Learn more Shop now Shop now Shop now Shop now Shop now Shop now Shop now Learn More Shop now Shop now Learn more Shop Fire Shop Kindle Learn More Learn more Fitbit

Customer reviews

4.0 out of 5 stars
3
4.0 out of 5 stars
5 star
2
4 star
0
3 star
0
2 star
1
1 star
0
Format: Hardcover|Change
Price:£15.99+ Free shipping with Amazon Prime

There was a problem filtering reviews right now. Please try again later.

on 3 October 2001
Being an economist, I expected that this book would just be a green peace, save the world, pile of trash book. However from the start it made me aware of how narrow minded and ignorant we all are.
The book adresses so many aspects of life rather than just economics and it does it in a way that even if you are not an economist you would fully understand and acknowledge it. It challenges our basic way of life, it asks questions which we could not even dream of, it makes us look at ourselves as human beings and disregards the things we value most, money, power, "democracy".
Everyone today believes in growth and globalisation being good, but if you read this book you may just change your mind. It is a modernised and more relevant reiteration of Schumacher's basic thoughts and it puts the human being in perspective to the REAL world which we are constantly destroying.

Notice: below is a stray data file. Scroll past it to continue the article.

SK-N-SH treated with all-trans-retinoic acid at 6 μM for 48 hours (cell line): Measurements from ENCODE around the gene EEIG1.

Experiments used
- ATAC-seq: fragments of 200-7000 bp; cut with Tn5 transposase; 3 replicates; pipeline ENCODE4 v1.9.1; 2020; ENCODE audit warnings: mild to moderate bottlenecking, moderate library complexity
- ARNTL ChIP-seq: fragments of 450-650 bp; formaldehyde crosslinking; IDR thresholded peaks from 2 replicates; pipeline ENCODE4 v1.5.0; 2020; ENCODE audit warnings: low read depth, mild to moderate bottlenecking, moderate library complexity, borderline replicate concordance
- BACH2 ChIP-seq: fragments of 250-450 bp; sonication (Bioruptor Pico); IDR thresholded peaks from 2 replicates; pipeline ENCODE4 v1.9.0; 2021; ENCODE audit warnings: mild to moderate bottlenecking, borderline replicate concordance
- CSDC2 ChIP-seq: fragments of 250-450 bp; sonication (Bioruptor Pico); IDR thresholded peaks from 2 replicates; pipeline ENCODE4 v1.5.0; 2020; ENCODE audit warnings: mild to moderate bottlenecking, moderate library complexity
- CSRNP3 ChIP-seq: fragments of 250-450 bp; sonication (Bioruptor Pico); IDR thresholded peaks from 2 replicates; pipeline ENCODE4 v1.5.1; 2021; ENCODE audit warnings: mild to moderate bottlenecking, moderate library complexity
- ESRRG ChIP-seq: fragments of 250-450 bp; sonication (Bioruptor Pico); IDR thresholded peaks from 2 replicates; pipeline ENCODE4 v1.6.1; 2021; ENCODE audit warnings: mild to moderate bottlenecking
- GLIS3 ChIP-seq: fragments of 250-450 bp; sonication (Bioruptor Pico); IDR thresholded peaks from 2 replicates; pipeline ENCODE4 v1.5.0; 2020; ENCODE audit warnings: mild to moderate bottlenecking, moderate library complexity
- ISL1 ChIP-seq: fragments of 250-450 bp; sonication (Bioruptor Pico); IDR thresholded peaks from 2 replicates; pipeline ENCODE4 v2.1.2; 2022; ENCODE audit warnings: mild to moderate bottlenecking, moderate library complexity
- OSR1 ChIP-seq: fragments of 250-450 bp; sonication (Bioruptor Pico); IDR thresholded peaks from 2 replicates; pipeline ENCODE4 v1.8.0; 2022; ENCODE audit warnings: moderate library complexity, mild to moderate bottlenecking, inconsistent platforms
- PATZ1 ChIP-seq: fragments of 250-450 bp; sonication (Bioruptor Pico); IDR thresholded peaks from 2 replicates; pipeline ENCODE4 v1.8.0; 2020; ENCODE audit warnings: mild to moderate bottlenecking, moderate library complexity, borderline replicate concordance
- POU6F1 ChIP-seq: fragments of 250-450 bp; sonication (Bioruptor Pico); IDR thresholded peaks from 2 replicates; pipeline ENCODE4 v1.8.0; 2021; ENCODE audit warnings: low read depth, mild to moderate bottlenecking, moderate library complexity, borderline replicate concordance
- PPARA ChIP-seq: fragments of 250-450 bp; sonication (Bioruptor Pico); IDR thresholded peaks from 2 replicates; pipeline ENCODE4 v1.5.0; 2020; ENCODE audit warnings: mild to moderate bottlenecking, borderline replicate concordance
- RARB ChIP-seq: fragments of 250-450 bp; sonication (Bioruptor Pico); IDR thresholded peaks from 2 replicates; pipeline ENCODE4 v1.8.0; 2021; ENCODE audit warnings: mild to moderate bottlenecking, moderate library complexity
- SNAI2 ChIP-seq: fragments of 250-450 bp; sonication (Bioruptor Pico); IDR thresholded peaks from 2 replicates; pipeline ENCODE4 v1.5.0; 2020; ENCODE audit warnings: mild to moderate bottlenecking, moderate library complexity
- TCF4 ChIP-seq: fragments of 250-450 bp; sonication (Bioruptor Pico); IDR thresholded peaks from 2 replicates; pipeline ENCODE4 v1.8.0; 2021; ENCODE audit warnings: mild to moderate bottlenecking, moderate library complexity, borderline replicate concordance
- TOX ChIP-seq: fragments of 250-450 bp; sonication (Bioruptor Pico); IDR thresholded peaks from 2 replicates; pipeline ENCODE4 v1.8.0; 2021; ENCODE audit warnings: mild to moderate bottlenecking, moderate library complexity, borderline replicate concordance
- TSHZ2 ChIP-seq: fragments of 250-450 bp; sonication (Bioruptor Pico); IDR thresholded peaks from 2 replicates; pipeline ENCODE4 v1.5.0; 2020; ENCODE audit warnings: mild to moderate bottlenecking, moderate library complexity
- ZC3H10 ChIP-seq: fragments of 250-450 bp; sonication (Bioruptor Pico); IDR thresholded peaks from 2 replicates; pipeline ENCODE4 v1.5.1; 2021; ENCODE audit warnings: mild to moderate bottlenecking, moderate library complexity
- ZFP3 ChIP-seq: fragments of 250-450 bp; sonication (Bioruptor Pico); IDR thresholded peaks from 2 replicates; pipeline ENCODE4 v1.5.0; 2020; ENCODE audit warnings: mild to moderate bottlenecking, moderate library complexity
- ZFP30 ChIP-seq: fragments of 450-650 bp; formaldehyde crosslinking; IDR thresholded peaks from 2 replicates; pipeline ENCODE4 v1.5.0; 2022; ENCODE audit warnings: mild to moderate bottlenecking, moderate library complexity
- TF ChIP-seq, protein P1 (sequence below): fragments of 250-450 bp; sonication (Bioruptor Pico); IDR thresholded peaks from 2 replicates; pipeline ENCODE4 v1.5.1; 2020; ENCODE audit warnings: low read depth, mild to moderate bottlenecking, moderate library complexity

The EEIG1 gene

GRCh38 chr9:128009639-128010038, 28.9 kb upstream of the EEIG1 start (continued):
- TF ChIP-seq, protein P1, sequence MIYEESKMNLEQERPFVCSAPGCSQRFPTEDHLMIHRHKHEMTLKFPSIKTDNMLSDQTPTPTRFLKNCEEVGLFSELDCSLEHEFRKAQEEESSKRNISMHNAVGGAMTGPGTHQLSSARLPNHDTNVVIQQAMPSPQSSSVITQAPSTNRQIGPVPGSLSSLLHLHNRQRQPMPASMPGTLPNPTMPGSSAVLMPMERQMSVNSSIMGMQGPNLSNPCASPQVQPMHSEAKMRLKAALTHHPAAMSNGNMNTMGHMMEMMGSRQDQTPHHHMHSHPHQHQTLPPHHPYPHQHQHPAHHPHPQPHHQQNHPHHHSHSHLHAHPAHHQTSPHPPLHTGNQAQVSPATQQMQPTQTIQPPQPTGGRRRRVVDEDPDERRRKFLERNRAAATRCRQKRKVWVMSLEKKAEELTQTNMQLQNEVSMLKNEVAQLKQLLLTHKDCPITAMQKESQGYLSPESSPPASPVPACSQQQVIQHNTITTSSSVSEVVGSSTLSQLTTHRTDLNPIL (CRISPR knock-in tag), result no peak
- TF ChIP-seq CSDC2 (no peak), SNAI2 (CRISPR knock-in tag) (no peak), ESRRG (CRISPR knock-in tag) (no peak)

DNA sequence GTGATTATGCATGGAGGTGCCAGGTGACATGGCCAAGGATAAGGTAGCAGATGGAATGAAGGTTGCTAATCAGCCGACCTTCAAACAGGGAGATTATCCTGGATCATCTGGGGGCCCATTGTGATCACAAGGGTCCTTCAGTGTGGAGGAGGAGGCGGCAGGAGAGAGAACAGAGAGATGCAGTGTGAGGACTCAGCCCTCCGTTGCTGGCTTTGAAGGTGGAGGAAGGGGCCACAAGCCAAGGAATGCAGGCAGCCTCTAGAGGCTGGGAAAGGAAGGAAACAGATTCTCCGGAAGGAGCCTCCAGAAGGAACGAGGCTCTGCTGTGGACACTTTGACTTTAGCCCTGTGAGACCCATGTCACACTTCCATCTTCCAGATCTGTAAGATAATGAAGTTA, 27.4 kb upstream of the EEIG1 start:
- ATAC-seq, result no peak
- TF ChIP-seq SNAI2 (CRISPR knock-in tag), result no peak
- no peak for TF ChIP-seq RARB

0Comment| 61 people found this helpful. Was this review helpful to you?YesNoReport abuse
on 17 June 2009
I loved this book, and I would recommend it to anyone interested in the environment, community and social justice
0Comment| One person found this helpful. Was this review helpful to you?YesNoReport abuse
on 10 February 2004
This book does have some interesting chapters but it is overall quite weak. Pearce's hypothesis is that "...gross economic efficiency, pollution and inhumane working conditions ..." (the result of rampant consumerism and economic expansion) are a direct result of the demise of religion (and the directly related emergence of humanism) since the 19th century. Erroniously, Pearce strongly implies that those who embrace philosophical humanism (which he later freely interchanges with hedonism!) have - by definition - no morality. According to Pearce if you don't believe in God then you must follow the religion of consumerism. Following on from Schumacher's original work (I believe) he writes at length about the seven deadly sins (they're the root of the world's problems) and the Four Cardinal Virtues which we should all aspire to. As religion is so central to his hypothesis it is worth noting that although he begins by refering to the "major world religions" he concentrates solely (except for some fleeting references to Buddhism) on Christianity.
0Comment| 15 people found this helpful. Was this review helpful to you?YesNoReport abuse


Need customer service? Click here

Sponsored Links

  (What is this?)